⚠ The official documentation for JavaScript Functions states that you must not use the rowKey and partitionKey parameters. However, they do work and I could not see any impact on the behavior. So I did not pass the partition key as a OData filter parameter and opened a issue on the documentation

The Sub-Orchestrator

As mentioned in the previous section the main process logic is orchestrated by the sub-orchestrator.

From the perspective of the Function Configuration it is another Azure Functions Orchestrator, so nothing special there.

The orchestrator executes the following steps:

  1. Call an Activity Function to get the latest release from the GitHub repository (GitHub Reader Activity Function).
  2. Call an Activity Function to retrieve the information about the last update that was executed by this Twitter bot stored in an Azure Storage table (History Reader Activity Function).
  3. Check if a new release exists. If this is the case tweet an update about the new release (Update Twitter Sender Activity Function) and store the updated information into the history table (History Update Activity Function).

When you look at the code in the repository there is a bit more happening around, as I can influence the behavior of the orchestration to suppress sending tweets and to suppress the update of the table for the sake of testing and analysis options. Basically a lot of if clauses.

As things can go wrong when calling downstream system I call the Activity Function with a retry setup (callActivityWithRetry) to avoid immediate failures in case of hiccups in the downstream systems. The configuration parameters are injected via environment parameters from the Function App settings.

Let us now take a look at the single activities that are called throughout this orchestration.

The GitHub Reader Activity Function

The setup for querying the GitHub repositories is done via the
GitHub REST endpoints.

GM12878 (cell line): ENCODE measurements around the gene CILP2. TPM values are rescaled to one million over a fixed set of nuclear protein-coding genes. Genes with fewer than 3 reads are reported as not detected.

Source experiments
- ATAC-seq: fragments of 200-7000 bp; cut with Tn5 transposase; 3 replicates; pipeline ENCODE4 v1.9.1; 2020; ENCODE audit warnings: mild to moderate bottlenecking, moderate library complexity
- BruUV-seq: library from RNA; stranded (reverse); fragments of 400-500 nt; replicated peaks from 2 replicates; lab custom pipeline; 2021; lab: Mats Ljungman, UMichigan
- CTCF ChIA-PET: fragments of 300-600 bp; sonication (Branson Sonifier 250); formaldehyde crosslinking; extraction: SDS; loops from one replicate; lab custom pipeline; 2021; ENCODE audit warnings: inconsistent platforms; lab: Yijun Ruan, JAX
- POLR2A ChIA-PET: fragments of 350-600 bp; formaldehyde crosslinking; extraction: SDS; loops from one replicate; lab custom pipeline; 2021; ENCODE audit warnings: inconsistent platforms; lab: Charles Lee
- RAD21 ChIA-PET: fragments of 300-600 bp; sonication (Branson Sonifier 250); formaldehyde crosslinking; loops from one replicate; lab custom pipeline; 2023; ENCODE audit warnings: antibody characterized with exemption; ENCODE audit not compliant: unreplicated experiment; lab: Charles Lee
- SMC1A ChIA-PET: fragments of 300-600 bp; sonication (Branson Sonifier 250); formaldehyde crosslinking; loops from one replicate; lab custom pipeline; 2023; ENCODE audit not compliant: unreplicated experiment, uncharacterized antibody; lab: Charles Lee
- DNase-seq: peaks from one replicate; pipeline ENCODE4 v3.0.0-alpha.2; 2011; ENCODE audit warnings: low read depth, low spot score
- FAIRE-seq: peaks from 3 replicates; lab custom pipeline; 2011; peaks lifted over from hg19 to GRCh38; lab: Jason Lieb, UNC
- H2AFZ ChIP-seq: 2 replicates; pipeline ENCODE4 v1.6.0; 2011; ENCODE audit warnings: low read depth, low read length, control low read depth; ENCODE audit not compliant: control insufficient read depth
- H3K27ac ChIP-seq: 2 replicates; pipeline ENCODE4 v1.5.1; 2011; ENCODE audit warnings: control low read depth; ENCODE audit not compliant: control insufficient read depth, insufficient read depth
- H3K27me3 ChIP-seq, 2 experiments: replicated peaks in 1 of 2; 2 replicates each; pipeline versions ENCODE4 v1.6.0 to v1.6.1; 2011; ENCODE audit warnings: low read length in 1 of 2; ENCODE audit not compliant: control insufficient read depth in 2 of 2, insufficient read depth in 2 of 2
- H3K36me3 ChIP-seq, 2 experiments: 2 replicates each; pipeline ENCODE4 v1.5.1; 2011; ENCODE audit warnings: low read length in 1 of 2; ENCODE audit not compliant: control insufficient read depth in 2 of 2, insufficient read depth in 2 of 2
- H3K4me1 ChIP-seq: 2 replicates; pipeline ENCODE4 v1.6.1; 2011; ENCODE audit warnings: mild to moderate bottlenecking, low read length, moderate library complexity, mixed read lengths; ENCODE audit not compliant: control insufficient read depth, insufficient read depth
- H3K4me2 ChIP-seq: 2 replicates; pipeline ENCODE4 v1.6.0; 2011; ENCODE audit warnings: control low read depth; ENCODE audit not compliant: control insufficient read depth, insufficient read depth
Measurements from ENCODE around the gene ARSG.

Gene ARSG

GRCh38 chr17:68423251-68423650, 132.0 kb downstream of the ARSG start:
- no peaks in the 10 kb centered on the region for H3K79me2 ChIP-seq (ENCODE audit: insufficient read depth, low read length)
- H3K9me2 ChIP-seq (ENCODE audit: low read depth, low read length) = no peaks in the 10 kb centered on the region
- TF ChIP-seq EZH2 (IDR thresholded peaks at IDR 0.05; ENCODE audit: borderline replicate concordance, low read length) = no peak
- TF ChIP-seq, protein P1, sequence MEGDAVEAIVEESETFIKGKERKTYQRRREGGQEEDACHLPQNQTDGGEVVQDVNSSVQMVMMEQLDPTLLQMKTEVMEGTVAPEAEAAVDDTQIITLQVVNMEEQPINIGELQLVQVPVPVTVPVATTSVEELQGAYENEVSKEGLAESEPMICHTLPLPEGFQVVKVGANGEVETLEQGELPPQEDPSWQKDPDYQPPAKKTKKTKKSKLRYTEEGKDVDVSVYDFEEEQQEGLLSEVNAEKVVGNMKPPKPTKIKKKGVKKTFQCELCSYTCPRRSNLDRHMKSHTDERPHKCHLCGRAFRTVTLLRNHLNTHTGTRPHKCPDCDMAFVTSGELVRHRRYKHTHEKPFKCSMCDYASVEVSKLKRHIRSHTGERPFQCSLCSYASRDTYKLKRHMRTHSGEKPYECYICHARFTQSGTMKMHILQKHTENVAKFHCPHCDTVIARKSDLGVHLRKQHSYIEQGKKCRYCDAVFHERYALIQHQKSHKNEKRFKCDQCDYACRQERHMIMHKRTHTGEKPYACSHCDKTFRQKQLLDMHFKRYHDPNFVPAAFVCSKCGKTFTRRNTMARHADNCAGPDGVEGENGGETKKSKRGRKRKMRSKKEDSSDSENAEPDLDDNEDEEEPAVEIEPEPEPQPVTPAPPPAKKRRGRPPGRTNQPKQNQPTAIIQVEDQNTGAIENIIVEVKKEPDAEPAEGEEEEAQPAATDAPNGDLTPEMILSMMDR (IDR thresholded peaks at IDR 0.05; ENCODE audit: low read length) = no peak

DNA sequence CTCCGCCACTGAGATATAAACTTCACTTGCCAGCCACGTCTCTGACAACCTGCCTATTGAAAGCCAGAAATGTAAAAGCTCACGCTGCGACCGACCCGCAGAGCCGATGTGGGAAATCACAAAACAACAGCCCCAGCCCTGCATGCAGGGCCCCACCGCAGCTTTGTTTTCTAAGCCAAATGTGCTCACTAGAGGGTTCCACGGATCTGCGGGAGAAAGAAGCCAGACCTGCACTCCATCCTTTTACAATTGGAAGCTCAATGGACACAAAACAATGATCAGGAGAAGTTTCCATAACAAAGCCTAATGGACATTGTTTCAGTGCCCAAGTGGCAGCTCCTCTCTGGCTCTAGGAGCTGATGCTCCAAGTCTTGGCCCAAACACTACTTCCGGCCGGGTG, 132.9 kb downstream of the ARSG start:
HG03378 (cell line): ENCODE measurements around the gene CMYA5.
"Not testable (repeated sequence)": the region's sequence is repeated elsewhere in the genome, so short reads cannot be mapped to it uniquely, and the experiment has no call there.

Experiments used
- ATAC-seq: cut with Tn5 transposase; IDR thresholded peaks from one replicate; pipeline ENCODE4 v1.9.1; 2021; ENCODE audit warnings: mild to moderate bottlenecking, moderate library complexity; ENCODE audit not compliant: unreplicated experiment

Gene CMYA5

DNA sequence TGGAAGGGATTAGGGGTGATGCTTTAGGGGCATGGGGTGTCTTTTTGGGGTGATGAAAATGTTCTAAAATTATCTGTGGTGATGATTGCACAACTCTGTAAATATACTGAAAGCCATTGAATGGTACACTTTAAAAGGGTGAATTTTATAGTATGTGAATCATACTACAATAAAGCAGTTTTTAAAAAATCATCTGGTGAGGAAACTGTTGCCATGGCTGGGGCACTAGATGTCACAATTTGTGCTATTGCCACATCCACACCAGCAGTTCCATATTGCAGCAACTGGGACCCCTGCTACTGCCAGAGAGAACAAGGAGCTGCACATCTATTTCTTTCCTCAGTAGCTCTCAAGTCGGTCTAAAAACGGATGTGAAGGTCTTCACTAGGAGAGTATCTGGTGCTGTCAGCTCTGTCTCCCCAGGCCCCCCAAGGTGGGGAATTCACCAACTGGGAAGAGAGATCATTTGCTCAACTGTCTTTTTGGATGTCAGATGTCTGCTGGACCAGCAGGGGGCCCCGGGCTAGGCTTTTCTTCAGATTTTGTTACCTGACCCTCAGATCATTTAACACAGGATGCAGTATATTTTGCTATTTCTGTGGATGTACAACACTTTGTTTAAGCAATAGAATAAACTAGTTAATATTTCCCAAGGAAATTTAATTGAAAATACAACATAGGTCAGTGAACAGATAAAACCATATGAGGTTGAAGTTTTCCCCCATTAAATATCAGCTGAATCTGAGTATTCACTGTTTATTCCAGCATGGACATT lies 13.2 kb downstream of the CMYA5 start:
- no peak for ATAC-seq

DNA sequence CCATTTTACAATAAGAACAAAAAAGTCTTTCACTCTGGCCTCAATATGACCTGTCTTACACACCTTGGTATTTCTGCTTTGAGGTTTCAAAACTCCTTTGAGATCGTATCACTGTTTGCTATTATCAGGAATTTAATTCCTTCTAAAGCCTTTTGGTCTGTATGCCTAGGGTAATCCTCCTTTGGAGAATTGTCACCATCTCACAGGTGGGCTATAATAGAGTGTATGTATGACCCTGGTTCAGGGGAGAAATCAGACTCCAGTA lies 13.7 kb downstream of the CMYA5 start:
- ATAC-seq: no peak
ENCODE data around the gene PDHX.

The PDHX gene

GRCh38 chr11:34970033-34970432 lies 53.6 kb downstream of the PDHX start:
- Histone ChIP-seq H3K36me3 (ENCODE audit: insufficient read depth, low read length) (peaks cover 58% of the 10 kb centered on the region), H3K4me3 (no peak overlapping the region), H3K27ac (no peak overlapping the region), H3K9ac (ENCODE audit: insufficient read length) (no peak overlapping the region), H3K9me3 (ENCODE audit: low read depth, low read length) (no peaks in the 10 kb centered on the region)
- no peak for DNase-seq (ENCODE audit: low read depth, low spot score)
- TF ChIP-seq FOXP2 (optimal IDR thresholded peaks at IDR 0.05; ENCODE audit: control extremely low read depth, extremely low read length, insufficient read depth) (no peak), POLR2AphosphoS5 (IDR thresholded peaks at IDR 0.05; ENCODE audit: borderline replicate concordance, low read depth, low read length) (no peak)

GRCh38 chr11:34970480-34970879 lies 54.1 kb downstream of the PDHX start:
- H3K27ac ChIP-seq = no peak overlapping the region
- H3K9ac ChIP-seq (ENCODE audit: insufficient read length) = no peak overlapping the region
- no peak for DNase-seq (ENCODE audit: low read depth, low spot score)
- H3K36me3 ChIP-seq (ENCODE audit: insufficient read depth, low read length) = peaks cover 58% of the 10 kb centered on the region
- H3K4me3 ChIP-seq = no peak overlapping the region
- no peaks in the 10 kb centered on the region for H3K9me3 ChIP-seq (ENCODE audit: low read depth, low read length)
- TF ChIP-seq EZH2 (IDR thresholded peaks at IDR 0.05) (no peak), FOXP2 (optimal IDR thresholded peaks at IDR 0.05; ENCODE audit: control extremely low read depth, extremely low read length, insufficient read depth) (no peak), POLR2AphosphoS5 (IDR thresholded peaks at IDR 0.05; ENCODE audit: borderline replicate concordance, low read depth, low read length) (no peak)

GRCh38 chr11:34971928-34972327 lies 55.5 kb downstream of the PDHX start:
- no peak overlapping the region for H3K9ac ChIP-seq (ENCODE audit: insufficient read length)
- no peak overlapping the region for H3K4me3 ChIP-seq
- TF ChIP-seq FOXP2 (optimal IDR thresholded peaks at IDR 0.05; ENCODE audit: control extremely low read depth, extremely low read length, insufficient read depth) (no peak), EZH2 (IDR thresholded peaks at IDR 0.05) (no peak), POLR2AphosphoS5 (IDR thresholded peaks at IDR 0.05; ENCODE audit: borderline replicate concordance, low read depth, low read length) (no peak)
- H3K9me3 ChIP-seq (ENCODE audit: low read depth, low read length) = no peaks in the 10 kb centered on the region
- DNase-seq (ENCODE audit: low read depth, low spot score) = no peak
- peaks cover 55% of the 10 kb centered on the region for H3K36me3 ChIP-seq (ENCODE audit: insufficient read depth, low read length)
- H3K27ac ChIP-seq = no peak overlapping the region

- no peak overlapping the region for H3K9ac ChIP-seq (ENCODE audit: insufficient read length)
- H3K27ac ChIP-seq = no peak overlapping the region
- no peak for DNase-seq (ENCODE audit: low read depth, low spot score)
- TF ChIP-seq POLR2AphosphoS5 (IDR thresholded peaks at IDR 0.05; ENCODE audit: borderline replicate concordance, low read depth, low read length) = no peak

As the number of calls is quite limited in my scenario, I use the publicly available endpoints so no authentication is needed. The restrictions that come along with respect to the number of calls per hour do not apply in my case, so I am fine with that.

For the sake of convenience I use the @octokit/core SDK that helps you a lot with interacting with the endpoints.

The logic for getting the data boil down to three lines of code:

const octokit = new Octokit()

    const requestUrl = `/repos/${context.bindings.configuration.repositoryOwner.toString()}/${context.bindings.configuration.repositoryName.toString()}/releases/latest`

    const repositoryInformation = await octokit.request(requestUrl)
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The Activity Function curates the relevant information for the further processing from the result and returns it to the orchestrator.

The History Reader Activity Function

In this Activity Function we fetch the historical information from our storage for the repository that we want to check to find out which was the latest version we were aware of.

Although the requirement is the same as for reading the configuration, the filtering needs a bit more input namely the repository owner and the repository name. Although this data is transferred into the Function via the activity trigger, it is not accessible via for the declarative definition of the Table input binding (or at least I did not manage to access it).

Therefore I read the whole history table via the input binding and then filter the corresponding entries in the Activity Function code. As the number of entries is not that large, there shouldn't be a big performance penalty.

The binding itself is therefore quite basic:

      "name": "updateHistory",
      "type": "table",
      "connection": "myStorageConnectionString",
      "tableName": "RepositoryUpdateHistory",
      "partitionKey": "History",
      "direction": "in"
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And the filtering of the desired entry looks like this:

const result = <JSON><any>context.bindings.updateHistory.find( entry => ( entry.RepositoryOwner === context.bindings.configuration.repositoryOwner && entry.RepositoryName === context.bindings.configuration.repositoryName))
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With this information the orchestrator can now decide if a tweet needs to be sent and consequently the history table must be updated. The following sections describe the Activity Functions needed to achieve this.

The Update Twitter Sender Activity Function